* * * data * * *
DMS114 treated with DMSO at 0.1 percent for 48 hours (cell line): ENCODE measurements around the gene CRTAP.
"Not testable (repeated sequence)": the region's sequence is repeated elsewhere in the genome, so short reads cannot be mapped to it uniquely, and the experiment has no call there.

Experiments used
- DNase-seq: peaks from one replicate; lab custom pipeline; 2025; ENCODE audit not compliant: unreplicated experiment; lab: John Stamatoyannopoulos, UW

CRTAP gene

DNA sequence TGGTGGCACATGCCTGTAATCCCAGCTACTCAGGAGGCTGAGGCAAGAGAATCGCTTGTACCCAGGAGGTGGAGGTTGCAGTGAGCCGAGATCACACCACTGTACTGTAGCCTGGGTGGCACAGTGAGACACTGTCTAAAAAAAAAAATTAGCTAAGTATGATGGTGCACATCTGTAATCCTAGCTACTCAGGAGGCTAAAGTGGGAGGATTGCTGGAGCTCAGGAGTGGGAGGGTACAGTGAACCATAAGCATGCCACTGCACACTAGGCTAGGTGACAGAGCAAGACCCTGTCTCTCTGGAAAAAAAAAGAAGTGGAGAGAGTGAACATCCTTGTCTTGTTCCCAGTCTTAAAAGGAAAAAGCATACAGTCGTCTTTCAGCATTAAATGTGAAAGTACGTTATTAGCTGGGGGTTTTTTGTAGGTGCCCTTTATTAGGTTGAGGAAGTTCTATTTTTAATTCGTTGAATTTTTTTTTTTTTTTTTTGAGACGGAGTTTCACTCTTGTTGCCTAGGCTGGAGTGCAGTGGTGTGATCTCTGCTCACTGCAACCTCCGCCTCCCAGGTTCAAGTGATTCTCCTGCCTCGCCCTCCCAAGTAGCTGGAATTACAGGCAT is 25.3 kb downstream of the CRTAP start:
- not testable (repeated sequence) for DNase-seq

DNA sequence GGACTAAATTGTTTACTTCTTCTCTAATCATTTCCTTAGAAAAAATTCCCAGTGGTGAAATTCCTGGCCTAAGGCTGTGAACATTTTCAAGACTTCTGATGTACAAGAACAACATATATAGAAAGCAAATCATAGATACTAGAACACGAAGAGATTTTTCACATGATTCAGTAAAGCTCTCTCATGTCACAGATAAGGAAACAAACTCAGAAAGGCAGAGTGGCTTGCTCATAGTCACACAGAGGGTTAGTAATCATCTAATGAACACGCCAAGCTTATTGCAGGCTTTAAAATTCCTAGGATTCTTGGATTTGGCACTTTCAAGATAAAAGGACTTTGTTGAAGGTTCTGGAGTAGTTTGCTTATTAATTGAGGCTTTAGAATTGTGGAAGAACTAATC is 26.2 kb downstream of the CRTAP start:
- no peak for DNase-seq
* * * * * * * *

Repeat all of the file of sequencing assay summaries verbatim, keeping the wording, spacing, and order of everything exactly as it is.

DMS114 treated with DMSO at 0.1 percent for 48 hours (cell line): ENCODE measurements around the gene CRTAP.
"Not testable (repeated sequence)": the region's sequence is repeated elsewhere in the genome, so short reads cannot be mapped to it uniquely, and the experiment has no call there.

Experiments used
- DNase-seq: peaks from one replicate; lab custom pipeline; 2025; ENCODE audit not compliant: unreplicated experiment; lab: John Stamatoyannopoulos, UW

CRTAP gene

DNA sequence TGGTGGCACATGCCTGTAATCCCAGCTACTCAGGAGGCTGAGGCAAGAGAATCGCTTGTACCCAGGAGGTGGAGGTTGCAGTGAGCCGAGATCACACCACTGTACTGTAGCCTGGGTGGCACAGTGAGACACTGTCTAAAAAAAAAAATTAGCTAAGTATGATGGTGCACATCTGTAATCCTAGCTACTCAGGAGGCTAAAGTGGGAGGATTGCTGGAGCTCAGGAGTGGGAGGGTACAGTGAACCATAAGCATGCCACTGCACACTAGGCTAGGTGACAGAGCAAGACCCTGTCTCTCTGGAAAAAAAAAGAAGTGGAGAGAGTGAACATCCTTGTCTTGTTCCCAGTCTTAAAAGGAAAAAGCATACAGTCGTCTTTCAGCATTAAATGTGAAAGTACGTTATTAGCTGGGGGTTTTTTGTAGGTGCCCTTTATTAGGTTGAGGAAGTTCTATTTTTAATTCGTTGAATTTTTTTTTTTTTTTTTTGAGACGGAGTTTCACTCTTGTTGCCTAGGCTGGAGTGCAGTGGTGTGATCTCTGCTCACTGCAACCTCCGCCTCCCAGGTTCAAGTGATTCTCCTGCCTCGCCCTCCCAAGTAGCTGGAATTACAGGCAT is 25.3 kb downstream of the CRTAP start:
- not testable (repeated sequence) for DNase-seq

DNA sequence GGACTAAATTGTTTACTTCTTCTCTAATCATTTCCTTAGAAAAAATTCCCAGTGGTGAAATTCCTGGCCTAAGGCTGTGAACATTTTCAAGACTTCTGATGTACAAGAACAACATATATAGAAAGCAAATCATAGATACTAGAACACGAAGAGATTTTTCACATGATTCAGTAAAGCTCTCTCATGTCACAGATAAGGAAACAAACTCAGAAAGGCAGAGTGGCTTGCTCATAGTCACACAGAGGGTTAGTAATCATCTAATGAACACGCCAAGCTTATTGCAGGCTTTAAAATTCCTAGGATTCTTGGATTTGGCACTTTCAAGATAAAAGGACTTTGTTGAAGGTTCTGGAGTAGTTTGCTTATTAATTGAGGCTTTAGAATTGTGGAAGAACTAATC is 26.2 kb downstream of the CRTAP start:
- no peak for DNase-seq